Guy Maynard Liddell
|Born||8 November 1892|
|Died||3 December 1958 (aged 66)|
|Resting place||Putney Vale Cemetery, London, England|
Early life & career
Liddell was born on 8 November 1892 at 64 Victoria Street, London, the son of Capt. Augustus Frederick Liddell RA, a retired Royal Artillery officer, and his wife Emily Shinner, who died when Liddell was eight years old. He was the younger brother of Capt. Cecil Frederick Joseph Liddell, who served as Head of MI5's Irish section from 1939, and David Edward Liddell; and was a second cousin of Alice Pleasance Liddell, the child friend of Lewis Carroll who was the basis for the books Alice's Adventures in Wonderland and Through The Looking Glass.[notes 1]
He was a talented cellist in his youth, and was studying in Germany for a career as a professional musician when the First World War began. He joined the Honourable Artillery Company as a private, a unit his brothers David Liddell MC and Cecil served with. During the conflict, he was commissioned and served with the Royal Field Artillery and was awarded the Military Cross. After the war, Liddell joined Scotland Yard where, in liaison with Special Branch and the Foreign Office, he was involved in breaking a spy ring based around the All Russian Cooperative Society in London.
He married the Hon. Calypso Baring, daughter of Cecil Baring, 3rd Baron Revelstoke of Membland and of Maude Louise Lorillard, on 7 April 1926. They had one son and three daughters; Peter Lorillard Liddell (9 February 1927-April 2004), Elizabeth Gay Liddell (born 28 February 1928), Juno Liddell (29 March 1930 – 13 November 1968) and Maude Liddell (baptised Anne Jennifer Liddell) (16 May 1931).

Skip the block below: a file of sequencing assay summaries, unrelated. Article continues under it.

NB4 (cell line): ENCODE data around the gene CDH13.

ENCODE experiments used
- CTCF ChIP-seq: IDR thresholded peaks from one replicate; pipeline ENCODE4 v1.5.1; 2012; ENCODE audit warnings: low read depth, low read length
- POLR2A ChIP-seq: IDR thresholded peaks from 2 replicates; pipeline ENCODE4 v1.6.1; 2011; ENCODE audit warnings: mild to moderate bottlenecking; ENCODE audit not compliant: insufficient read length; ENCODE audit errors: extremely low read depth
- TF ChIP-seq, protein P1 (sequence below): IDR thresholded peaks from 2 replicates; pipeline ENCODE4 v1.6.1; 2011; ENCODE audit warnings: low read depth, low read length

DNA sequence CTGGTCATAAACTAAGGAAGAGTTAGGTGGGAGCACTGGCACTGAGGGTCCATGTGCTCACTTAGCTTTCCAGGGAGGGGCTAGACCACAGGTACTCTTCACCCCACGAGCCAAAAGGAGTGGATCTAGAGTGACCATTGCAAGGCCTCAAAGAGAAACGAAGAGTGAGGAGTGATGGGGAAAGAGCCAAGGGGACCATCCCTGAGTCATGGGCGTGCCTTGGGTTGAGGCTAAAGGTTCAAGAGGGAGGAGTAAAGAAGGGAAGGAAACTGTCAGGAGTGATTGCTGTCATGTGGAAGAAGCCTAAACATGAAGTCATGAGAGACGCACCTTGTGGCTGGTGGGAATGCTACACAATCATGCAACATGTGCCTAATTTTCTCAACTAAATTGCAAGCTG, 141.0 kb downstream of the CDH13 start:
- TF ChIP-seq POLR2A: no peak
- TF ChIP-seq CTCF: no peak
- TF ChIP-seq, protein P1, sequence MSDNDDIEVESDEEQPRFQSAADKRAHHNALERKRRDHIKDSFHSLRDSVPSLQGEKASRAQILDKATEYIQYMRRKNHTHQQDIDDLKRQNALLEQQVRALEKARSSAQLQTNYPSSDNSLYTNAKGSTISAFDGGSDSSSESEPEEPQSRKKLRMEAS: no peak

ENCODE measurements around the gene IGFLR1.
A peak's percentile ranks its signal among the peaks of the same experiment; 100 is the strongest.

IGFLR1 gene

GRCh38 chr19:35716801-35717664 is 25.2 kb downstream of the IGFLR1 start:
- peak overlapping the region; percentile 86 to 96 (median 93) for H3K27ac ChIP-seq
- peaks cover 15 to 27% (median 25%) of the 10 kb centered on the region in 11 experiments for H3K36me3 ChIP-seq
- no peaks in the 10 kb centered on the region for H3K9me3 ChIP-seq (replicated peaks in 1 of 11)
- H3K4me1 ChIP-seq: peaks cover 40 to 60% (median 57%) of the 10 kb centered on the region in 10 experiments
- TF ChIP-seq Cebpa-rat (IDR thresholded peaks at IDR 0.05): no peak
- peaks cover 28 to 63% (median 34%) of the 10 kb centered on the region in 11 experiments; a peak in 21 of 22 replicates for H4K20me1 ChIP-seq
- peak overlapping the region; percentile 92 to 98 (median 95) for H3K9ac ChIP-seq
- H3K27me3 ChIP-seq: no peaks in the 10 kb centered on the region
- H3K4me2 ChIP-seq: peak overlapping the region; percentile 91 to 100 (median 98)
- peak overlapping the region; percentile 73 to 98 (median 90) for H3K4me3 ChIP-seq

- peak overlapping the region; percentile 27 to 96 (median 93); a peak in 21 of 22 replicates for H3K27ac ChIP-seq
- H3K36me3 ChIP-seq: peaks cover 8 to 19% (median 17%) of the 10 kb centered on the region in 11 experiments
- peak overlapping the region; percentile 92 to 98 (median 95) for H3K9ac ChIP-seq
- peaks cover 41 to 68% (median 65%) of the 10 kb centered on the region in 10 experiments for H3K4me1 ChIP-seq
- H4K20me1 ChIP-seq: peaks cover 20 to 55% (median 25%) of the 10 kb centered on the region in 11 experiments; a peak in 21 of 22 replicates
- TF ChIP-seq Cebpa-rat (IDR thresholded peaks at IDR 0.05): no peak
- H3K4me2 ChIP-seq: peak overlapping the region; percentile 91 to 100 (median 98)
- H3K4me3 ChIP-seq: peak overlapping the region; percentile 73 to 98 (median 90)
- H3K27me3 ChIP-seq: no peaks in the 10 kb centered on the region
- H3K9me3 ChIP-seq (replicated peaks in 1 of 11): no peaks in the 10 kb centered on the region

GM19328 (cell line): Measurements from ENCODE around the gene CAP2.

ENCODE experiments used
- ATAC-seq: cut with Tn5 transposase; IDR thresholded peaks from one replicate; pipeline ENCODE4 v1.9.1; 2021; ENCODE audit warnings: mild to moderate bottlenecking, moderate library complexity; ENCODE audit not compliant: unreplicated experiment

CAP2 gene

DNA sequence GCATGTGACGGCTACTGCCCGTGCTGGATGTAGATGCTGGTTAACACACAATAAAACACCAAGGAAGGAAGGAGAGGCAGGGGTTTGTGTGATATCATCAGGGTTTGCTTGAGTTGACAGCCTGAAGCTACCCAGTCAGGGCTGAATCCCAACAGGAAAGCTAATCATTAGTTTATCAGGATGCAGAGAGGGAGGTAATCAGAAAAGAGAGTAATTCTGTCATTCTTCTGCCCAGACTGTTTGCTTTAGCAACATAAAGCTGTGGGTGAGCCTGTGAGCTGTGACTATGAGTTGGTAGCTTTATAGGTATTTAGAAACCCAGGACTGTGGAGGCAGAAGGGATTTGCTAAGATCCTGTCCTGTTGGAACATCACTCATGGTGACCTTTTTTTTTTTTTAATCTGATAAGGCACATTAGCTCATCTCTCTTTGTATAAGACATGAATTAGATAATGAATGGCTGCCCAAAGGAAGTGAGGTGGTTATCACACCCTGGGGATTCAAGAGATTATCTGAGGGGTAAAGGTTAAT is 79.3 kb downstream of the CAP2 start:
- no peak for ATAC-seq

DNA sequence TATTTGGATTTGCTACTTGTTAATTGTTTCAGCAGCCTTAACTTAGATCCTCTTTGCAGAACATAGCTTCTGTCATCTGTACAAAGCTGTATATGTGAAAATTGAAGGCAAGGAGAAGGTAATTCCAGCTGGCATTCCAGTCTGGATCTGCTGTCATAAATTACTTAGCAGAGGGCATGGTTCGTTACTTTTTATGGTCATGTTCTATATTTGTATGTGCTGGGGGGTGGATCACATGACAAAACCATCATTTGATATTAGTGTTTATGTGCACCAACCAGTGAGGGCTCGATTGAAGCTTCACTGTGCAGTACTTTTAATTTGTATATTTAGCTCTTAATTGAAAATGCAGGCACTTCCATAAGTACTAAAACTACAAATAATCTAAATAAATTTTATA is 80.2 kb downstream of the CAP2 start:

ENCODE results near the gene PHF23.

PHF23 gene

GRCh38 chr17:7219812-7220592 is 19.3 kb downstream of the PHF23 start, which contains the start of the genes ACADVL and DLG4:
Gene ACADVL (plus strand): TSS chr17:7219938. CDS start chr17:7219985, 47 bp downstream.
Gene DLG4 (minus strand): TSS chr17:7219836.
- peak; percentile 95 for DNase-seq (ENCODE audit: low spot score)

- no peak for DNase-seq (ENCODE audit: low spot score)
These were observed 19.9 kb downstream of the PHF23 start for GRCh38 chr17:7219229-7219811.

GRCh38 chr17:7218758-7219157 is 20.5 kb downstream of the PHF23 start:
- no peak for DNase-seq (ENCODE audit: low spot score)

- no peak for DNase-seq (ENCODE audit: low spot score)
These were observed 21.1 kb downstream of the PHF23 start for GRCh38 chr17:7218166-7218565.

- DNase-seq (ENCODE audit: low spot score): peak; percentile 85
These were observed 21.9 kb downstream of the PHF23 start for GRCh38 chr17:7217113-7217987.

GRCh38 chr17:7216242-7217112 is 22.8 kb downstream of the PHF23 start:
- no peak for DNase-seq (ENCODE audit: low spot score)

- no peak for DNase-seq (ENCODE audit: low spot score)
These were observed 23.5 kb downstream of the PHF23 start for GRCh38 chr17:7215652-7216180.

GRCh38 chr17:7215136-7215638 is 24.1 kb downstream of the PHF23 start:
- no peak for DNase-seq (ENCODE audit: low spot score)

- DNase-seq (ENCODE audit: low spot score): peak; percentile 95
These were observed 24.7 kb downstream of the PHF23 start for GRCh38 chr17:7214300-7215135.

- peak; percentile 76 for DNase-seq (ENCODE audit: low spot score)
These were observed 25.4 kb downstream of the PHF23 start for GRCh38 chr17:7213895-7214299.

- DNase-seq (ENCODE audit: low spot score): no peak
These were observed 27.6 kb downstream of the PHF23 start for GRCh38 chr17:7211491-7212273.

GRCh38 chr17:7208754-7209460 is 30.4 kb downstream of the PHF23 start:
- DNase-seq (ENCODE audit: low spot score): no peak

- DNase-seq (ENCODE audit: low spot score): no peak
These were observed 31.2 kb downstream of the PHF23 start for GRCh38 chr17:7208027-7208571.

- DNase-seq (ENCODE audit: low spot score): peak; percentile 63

He transferred to MI5 with his team in October 1931, where he became an expert on Soviet subversive activities within the UK and recruited agents, including his private secretary Dick Wright, and future head of B5(b) Maxwell Knight, in preparation for possible war with Germany. In 1936, he traveled to Washington D.C. where information he provided to FBI Director J. Edgar Hoover allowed the FBI to break a German spy-ring based around Gunther Rumrich.
Second World War
Following the outbreak of the Second World War, Prime Minister Winston Churchill sacked Director-General of MI5 Vernon Kell and in June 1940 Liddell was promoted to Director of B Division in charge of counter-espionage, where he appointed Dick Wright and Anthony Blunt to senior posts. Shortly after the new appointment, he was informed by Maxwell Knight of a suspected German spy-ring based around the Right Club of Archibald Ramsay and involving American cipher clerk Tyler Kent. Liddell met U.S. Ambassador Joseph P. Kennedy Sr., who agreed to waive Kent’s diplomatic immunity and he was successfully prosecuted, along with his handler Anna Wolkoff.
His agent, Duško Popov, provided an Abwehr questionnaire suggesting that the Japanese Air Force planned to attack the United States at Pearl Harbor. Popov was sent to FBI Director J. Edgar Hoover, who refused to take him seriously. Liddell was later criticized for not informing the Office of Naval Intelligence.